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Immunohorizons. 2019 Oct 7;3(10):447-462. doi: 10.4049/immunohorizons.1800079.

Loss of the FOXP1 Transcription Factor Leads to Deregulation of B Lymphocyte Development and Function at Multiple Stages.

Author information

1
Department of Molecular Biosciences, The University of Texas at Austin, Austin, TX 78712.
2
Sanford Burnham Prebys Medical Discovery Institute, La Jolla, CA 92037; and.
3
Department of Genetics, University of Georgia, Athens, GA 30602.
4
Department of Molecular Biosciences, The University of Texas at Austin, Austin, TX 78712; haleytucker@austin.utexas.edu.

Abstract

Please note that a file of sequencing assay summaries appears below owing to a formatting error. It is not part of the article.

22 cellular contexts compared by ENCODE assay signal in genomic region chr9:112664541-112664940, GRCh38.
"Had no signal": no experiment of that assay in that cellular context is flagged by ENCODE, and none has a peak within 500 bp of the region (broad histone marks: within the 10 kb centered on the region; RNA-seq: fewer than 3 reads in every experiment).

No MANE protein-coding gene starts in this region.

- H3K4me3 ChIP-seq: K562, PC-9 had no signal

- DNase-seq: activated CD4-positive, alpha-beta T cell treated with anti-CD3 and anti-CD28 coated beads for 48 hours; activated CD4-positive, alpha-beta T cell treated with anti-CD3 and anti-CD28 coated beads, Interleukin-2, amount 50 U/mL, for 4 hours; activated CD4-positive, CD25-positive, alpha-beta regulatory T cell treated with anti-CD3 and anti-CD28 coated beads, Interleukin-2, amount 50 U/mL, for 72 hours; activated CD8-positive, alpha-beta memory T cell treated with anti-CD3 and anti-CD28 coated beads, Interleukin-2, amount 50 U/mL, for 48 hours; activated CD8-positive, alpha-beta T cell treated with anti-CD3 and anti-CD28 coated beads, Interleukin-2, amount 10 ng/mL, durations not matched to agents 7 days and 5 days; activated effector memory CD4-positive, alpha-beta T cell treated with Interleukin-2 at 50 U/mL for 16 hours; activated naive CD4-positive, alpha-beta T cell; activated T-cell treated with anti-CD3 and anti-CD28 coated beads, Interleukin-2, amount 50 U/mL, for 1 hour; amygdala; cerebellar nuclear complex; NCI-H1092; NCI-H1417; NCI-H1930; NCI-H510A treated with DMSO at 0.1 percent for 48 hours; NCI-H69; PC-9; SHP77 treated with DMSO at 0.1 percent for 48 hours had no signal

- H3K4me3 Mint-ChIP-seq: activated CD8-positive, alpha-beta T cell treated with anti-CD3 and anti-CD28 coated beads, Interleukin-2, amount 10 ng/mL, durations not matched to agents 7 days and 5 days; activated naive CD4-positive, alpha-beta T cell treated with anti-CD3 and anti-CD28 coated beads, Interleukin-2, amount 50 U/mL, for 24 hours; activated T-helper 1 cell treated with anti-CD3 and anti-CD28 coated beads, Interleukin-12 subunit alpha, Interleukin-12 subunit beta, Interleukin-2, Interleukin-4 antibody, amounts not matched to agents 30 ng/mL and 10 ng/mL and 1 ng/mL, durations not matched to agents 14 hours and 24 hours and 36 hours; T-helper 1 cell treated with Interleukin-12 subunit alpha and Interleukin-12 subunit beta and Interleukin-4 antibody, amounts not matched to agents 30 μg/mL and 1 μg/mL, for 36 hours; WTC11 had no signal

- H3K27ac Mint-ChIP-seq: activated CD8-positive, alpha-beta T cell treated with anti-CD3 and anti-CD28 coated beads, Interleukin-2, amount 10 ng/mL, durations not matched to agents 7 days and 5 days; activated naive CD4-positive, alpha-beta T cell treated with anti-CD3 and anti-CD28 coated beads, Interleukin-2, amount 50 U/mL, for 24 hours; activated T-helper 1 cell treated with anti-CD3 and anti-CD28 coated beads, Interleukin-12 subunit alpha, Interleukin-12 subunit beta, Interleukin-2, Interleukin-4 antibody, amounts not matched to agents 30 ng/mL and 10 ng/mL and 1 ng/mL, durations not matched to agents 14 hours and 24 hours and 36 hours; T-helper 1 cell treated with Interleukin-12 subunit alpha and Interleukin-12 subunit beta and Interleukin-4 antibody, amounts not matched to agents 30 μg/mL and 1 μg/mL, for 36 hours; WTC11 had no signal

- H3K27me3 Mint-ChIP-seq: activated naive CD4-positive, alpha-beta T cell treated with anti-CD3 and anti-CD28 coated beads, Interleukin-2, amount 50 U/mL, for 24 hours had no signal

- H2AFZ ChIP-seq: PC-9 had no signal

The FOXP1 transcription factor is expressed throughout B cell development until its extinction just prior to terminal differentiation. Foxp1 nulls die of cardiac defects at midgestation, but adult rescue via fetal liver transfer led to a strong pre-B cell block. To circumvent these limitations and to investigate FOXP1 function at later stages of B cell differentiation, we generated and analyzed floxed (F) Foxp1 alleles deleted at pro-B, transitional (T) 1, and mature B cell stages. Mb-1cre-mediated deletion of Foxp1F/F confirmed its requirement for pro-B to pre-B transition. Cd21- and Cd19cre deletion led to significant reduction of germinal center formation and a second block in differentiation at the T2/marginal zone precursor stage. T-dependent and -independent immunization of FOXP1 mutants led to reduction of Ag-specific IgM, whereas responses of class-switched Abs were unimpaired. Yet, unexpectedly, plasmablast and plasma cell numbers were significantly increased by in vitro BCR stimulation of Foxp1F/F splenic follicular B cells but rapidly lost, as they were highly prone to apoptosis. RNA sequencing, gene set enrichment analysis, and chromatin immunoprecipitation sequencing analyses revealed strong enrichment for signatures related to downregulation of immune responses, apoptosis, and germinal center biology, including direct activation of Bcl6 and downregulation of Aicda/AID, the primary effector of somatic hypermutation, and class-switch recombination. These observations support a role for FOXP1 as a direct transcriptional regulator at key steps underlying B cell development in the mouse.

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